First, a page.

Under Standerton Kop.


          One of the first parades orders after our arrival at Standerton was for washing purposes. We paraded, each company having its own time, and marched down to the Vaal River a little way below the ruined railway bridge. Here we were allowed one hour to do all our washing and have a bath, after which we fell in and returned again to camp.
          This was a great advantage, as all of us were in sad need of a good cleaning. Not a minute of the time was lost; those who, because of a lack of a shirt, could not was it, assisted others in their labour. One or two more ambitious, went so far as to wash their khaki, but these were looked upon as more or less insane.
          Now that we were in standing camp, the cooks again resumed their duties, and all cooking for breakfast, diner, and tea was done by them. In the evening, however, the many little fires still glowed in the darkness, where men were preparing something hot for supper to keep out the night chills.
Railway Work at Standerton
Railway Work at Standerton
          Another advantage soon showed itself in the shape of canteens, which arrived very shortly after we had settled here. At these stores a very quantity of extras could be obtained, but at almost fabulous prices considering the pay of the British soldier. For instance, a pot of jam or a tin of condensed milk cost ninepence, three-fifths of a day’s wages. Kop’s ale was at the same price after a while, but at first a shilling a bottle was demanded.

          Taking into consideration that the ordinary Tommy of this army, the man who had overcome and endured every obstacle, had fought, starved, worked, watched, and marched by day and night, was getting for his faithful services the usual Is. 3d. per diem — far less than the “niggers” were paid who drove the waggons — it seems a pity that such prices should have been allowed. Add to this the veteran’s joy when, after giving perhaps two day’s pay for some little dainty, he finds inside (as on one or two occasions to my knowledge he did) a neat ticket on which was inscribed:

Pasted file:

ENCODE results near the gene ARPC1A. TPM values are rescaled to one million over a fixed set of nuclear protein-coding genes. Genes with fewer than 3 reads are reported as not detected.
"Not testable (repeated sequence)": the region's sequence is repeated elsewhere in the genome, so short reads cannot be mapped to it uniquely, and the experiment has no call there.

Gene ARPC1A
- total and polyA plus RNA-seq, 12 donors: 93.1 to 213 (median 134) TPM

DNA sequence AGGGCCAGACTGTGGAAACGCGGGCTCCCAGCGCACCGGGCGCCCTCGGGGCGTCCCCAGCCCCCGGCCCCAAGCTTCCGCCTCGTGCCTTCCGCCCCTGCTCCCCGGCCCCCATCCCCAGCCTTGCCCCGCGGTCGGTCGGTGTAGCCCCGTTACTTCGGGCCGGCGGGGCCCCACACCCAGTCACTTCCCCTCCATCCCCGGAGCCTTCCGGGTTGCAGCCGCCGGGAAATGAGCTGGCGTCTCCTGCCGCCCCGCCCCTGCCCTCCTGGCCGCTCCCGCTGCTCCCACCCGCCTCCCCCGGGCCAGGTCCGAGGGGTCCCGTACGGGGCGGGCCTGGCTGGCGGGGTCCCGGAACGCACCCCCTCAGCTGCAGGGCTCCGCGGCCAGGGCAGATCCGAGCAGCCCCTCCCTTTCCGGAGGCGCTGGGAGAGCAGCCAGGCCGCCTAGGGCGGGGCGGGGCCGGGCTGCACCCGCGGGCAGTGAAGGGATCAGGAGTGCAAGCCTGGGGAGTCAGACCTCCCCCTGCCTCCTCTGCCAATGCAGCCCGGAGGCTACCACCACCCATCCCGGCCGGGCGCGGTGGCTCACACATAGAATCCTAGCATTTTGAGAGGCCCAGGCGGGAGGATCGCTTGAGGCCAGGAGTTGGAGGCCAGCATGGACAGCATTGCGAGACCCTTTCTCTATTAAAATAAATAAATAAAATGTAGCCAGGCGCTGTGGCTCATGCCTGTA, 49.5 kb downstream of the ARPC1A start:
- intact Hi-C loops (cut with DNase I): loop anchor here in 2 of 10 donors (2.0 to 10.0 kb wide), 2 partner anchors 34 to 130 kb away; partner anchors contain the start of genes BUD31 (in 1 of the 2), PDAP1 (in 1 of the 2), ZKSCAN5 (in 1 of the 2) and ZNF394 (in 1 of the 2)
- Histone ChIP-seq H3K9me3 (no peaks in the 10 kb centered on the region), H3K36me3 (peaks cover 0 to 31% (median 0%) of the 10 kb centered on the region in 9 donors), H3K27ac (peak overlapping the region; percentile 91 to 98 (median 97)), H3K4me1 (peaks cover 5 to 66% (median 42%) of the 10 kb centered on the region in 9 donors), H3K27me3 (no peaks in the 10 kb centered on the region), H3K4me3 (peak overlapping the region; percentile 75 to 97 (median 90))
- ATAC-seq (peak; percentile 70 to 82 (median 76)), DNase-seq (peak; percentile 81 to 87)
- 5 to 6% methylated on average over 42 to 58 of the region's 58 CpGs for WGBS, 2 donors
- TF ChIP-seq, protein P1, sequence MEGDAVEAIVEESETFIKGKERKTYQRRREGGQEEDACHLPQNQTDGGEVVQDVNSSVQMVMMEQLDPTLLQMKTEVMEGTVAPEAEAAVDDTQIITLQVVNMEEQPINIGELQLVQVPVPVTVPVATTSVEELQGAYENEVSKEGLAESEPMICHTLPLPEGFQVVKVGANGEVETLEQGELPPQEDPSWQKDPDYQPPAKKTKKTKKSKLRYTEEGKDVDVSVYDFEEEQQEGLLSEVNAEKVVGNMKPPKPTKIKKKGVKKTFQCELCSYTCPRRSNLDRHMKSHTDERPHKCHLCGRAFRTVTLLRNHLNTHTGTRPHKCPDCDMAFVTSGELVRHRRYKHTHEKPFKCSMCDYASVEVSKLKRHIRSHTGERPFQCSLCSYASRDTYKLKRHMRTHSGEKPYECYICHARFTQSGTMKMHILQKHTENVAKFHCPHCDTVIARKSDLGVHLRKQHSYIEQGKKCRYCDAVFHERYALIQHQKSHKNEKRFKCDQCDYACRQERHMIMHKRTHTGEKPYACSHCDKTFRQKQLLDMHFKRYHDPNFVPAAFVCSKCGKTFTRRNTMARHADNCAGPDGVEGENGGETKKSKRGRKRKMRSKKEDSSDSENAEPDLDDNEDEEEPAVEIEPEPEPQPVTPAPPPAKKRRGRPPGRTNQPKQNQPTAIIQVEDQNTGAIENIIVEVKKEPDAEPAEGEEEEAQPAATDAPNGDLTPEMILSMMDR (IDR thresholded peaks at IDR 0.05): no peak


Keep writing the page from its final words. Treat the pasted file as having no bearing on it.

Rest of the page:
“A present to the troops in South Africa.”

          A present! At ten times its value in England!
          But let it rest. It is with us a thing of the past now.
          The duty now was extremely light, the object being for the men to thoroughly rest after the arduous work of the past seven weeks. Tents were inspected every morning, after which we were free, but were not allowed beyond a mile from camp. The town, of course, was out of bounds, and such of us who ventured in, except on duty, did so at our own risk.
          The railway south of Standerton had been left almost untouched, and ere many days had passed a regular train service for stores was established.
          We had captured a very fair number of trucks and engines at the large station here on entering the town, and these were tested and repaired where necessary, and on Tuesday, July 3, the first British train left for the north, taking supplies to such parts of our force as had pressed on to Heidelberg and Greylingstad.
          Owing to the broken railway bridge, the official were obliged to make a terminus on each side of the river, and transport the goods by waggon from one to the other. This was found very inconvenient, and engineers were requisitioned to build a branch line over the stream. The troops were set to work, our own company taking its turn with the rest, and in less than a fortnight a train was run round the new cutting and over the river on a wooden trestle bridge. During these operations one of our men found a new Martini rifle concealed in the ash-heap of the pumping shed whence water was supplied to the station tanks.